An interesting statement from Dixons Carphone.
It should be noted that this is listed as a potential breach, rather than proven.
1,200,000 personal records have been breached via unauthorised access. Additionally (in a separate incident), 5,800,000 chip and pin card details have been accessed and 105,000 non-EU card details that do not have chip and pin protection.
The data accessed in respect of these cards contains neither pin codes, card verification values (CVV) nor any authentication data enabling cardholder identification or a purchase to be made.
The card details may of course lead to attempted fraud and rightly the focus will be there but all too often we hear about personal details being a posed such as names, email addresses and postal addresses. This leaves victims open to attacks such as phishing and social engineering (there is an increase in such attacks by phone for example).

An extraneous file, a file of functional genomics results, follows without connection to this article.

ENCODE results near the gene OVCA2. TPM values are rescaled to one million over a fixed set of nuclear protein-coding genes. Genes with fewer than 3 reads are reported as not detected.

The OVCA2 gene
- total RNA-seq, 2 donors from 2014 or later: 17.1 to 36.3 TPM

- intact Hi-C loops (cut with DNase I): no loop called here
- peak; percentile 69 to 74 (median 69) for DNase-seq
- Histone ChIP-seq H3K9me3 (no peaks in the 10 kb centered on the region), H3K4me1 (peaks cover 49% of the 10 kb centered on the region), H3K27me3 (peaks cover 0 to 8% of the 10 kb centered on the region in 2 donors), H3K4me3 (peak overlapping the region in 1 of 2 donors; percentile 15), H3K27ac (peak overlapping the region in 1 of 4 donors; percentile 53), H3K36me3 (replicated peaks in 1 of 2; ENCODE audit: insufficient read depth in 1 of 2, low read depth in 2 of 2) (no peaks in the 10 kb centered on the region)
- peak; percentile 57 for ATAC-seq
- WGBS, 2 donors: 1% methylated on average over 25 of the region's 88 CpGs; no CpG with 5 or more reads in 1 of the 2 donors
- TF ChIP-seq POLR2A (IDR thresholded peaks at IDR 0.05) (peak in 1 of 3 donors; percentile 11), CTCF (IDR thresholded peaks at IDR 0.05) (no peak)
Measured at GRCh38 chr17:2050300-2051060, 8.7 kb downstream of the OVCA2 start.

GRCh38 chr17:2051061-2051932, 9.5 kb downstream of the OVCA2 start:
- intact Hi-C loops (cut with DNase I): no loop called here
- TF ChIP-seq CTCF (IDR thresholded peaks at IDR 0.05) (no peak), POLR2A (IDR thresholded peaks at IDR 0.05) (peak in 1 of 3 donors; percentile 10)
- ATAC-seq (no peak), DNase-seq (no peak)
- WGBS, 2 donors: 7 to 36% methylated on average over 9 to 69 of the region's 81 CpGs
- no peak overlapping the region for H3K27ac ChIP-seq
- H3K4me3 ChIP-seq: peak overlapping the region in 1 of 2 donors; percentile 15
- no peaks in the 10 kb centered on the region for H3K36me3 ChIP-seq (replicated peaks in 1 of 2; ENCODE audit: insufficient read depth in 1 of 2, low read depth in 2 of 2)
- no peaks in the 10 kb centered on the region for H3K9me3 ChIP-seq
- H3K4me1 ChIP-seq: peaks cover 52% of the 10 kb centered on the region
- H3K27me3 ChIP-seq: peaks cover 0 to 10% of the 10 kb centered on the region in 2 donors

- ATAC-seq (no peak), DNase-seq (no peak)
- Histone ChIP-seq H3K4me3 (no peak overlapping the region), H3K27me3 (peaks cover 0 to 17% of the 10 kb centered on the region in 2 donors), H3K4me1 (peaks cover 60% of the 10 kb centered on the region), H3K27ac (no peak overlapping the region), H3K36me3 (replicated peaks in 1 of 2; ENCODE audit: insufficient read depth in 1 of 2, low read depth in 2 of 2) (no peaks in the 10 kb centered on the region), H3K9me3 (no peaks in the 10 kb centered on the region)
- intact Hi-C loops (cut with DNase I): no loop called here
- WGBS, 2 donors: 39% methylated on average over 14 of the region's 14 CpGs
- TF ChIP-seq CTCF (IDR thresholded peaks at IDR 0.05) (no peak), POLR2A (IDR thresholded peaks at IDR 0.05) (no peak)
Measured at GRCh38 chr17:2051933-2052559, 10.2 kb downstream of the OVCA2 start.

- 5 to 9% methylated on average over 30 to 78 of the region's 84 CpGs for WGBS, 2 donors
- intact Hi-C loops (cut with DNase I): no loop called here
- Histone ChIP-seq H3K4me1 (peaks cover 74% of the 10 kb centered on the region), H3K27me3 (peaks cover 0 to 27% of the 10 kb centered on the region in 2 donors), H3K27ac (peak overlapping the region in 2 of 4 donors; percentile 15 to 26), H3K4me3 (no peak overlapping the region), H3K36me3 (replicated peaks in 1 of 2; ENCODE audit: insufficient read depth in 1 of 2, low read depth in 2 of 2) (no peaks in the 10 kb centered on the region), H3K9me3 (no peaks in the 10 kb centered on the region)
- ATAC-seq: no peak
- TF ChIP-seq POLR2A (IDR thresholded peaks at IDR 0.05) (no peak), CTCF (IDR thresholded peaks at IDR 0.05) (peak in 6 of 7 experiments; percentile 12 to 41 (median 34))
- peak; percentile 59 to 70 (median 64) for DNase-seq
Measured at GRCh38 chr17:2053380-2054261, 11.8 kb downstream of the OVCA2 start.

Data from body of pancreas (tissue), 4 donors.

Under GDPR companies are obliged to use reasonable security measures. Guessing, it may be that whilst reviewing the systems in this light Carphone Dixons exposed a vulnerability in there existing systems and controls. The statement does make it clear that this was exposed as “part of a review of our systems and data“. If the systems are deemed to lack adequate security, GDPR could be used to place stringent audit controls on the company or even impose huge fines – especially if deemed negligent.
No further details provided but the ICO and relevant financial and law enforcement have been notified.
Ref: Statement from Dixons Carphone
Correction: company name is “Dixons Carphone”.